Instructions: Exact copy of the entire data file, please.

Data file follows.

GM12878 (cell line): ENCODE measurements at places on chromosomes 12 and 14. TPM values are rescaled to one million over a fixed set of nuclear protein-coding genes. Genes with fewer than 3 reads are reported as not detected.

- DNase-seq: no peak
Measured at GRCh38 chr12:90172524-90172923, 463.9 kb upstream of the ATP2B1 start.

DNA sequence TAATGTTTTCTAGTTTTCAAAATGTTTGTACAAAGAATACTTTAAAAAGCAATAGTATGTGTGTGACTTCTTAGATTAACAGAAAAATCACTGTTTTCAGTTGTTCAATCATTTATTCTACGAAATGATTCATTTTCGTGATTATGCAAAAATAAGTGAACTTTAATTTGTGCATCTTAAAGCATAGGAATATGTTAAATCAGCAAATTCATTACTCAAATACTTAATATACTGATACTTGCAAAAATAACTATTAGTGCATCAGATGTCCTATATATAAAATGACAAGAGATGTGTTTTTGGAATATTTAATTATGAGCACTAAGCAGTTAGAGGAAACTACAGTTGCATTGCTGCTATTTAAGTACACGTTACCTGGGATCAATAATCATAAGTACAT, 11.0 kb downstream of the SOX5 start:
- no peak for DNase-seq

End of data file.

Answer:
GM12878 (cell line): ENCODE measurements at places on chromosomes 12 and 14. TPM values are rescaled to one million over a fixed set of nuclear protein-coding genes. Genes with fewer than 3 reads are reported as not detected.

- DNase-seq: no peak
Measured at GRCh38 chr12:90172524-90172923, 463.9 kb upstream of the ATP2B1 start.

DNA sequence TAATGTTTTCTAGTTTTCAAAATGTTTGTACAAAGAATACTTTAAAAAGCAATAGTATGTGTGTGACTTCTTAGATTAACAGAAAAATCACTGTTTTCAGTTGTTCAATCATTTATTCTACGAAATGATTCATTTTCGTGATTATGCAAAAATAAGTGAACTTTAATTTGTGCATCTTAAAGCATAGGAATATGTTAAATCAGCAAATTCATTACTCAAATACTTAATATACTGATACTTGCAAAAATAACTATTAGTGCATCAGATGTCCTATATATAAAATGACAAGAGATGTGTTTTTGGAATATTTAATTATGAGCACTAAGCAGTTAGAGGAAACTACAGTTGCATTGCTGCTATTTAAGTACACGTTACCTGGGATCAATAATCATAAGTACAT, 11.0 kb downstream of the SOX5 start:
- no peak for DNase-seq